And, by the way, figure out what the doubling cube is all about. That’s the heart of the game. Quitting because your opponent doubled you is like quitting a bridge game because your opponents bid on the contract. The doubling cube turns backgammon from a game of random chance into a game of psychology.

Instead of backgammon players being matched according to whether they are “novice”, “intermediate”, or “expert”, I wish that I could be matched according to whether my opponent was “childish”“cowardly”, or “serious”. 

Yours, Ashley

Advertisements

About Ashley Zacharias

I'm a post-modern woman who lives a vanilla life and dreams about kinky adventure. I write BDSM pornography but have no interest in acting out my fantasies in real life. Find my work on SmashWords.com and Amazon.com
This entry was posted in Uncategorized. Bookmark the permalink.

16 Responses to Problems with Playing Internet Backgammon

  1. Bob Johnson says:

    Always enjoy seeing another post from you. Do you plan anymore of your unusual stories that are so fascinating in scope and topic?
    Writing about backgammon reminds of the time I lived on a Greek Isle. I learned to play backgammon by watching the Greeks play each other for an ouzo. I learned well enough to beat them almost at will, dice willing, of course. Since the loser had to buy the ouzo and because they had so little money, I had to learn how to lose without being too obvious. I was afraid they wouldn’t play me anymore. After a month or so, I quit playing due to the lack of real competition. Haven’t play in years since.
    Your other topic is a favorite of mine – the general incompetence of Microsoft. I’m forever railing at their buggy products and their greed (replacing op systems and off ice software every other year. I go back to Windows 1.0, which IIRC, didn’t last six months in the market place. Even their game software, as you so noted, leaves much to be desired.
    Keep twisting their tail.
    Do you think it’s time to move to Linux? I’m kind of old and lazy now and not sure I want to bother.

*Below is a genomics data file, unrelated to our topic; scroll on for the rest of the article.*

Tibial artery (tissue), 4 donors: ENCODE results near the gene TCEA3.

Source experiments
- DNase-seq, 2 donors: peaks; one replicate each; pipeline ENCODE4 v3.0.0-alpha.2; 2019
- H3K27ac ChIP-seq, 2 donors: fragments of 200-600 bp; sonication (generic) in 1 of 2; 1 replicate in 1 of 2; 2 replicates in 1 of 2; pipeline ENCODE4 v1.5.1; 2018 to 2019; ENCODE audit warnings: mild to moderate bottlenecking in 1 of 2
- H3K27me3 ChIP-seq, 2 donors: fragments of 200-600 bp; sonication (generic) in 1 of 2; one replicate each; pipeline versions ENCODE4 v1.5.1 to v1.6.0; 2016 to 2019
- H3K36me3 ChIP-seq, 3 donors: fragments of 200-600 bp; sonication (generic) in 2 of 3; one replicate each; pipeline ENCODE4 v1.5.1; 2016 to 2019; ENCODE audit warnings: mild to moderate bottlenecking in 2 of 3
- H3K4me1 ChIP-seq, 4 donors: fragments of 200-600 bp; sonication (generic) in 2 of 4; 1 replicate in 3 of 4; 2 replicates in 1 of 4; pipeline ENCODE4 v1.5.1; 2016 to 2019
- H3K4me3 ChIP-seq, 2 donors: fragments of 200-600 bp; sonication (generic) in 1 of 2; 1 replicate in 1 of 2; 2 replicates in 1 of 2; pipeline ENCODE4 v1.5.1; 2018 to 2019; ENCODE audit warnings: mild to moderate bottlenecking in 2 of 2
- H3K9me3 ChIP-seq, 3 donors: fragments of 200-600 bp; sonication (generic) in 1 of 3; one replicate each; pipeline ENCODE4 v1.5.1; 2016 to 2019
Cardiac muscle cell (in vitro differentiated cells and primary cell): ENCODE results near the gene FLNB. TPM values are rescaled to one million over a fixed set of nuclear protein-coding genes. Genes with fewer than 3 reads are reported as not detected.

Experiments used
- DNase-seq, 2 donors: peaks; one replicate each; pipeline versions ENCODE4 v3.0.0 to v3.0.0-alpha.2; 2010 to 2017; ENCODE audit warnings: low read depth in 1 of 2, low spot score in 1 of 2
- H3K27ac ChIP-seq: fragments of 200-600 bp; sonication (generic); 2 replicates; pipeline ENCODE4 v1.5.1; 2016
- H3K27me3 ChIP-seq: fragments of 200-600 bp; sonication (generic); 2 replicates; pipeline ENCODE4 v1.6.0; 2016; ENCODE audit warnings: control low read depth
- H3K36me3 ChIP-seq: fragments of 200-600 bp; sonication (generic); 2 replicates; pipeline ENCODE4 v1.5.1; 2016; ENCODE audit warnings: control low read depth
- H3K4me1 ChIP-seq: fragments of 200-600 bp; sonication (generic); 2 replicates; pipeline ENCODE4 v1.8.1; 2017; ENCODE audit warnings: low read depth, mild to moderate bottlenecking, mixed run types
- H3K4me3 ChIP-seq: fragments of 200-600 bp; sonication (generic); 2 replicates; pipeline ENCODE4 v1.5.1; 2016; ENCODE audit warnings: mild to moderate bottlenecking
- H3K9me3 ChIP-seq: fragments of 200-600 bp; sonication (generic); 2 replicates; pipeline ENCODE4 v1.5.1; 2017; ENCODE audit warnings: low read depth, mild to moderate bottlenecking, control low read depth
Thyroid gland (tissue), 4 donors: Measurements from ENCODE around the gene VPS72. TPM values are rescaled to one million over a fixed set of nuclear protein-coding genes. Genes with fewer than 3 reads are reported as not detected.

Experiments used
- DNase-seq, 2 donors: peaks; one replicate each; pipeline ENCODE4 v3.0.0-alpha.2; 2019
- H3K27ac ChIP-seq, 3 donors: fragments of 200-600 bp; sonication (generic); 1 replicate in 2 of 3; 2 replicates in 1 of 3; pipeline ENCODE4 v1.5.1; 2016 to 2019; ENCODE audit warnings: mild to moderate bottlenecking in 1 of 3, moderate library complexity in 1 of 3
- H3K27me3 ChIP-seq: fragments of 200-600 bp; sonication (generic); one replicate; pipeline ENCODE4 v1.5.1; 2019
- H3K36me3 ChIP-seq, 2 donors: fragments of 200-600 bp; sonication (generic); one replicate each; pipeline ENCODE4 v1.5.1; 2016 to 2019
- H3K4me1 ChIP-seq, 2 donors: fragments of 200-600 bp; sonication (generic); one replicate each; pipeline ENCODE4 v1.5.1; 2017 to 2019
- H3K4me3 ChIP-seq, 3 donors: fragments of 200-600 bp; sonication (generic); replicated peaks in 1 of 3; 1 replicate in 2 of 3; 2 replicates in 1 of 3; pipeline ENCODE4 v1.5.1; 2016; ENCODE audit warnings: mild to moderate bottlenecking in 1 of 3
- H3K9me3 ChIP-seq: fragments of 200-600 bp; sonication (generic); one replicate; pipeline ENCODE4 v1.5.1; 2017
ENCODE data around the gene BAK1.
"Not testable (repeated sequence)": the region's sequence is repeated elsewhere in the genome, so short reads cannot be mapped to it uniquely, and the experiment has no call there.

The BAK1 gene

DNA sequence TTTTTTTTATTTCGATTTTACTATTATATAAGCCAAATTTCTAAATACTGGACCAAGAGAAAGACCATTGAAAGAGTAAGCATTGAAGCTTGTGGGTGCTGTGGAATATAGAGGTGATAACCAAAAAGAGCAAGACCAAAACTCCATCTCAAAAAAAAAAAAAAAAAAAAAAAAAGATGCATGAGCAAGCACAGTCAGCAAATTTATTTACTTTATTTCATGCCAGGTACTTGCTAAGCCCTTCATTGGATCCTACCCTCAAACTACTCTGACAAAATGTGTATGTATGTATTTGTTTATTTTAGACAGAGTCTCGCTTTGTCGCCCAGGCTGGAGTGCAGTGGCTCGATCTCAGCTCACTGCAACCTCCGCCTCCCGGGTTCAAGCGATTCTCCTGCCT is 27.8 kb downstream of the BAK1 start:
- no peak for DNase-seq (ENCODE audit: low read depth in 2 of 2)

HUGS
    BOB

    • I used to work with Sun SPARCStations. Nice machines for their day but Sun wasn’t able to keep up with the competition. Pity. After that, I used Windows machines exclusively until someone showed me that I could open a terminal window on a Mac and “ls” and “grep” to my heart’s desire. Now I use Macs exclusively.

  2. haparker321 says:

    When I read the title, I kept wanting to ask myself, ‘who seriously plays backgammon?’ Now that you openly mention this, I would not be surprised.

    Parker

  3. Jason says:

    @ Ashley, I concur with all your comments. Thanks so much for sharing. In addition, I have noticed that certain players apparently have the ability to “bypass” the nudge feature. When I’m winning (which is most of the time, as backgammon is a passion of mine), a player will stop playing (of course, trying to get me to leave), when I press the nudge button, it’s supposed to give them 30 seconds or boot, but with some players, they can wait as long as they want, then go whenever it pleases them. Have you run into this and is there anything I can do about it?

    Thanks!
    Jason

    • I’ve never tried the “nudge” button so I don’t know anything about it. I hate to leave a game, so what I sometimes do when someone stops playing is to switch to a different account on my computer and play new games from that account. Usually, when I get back to the first account after several hours, I find that my opponent has left the game to me.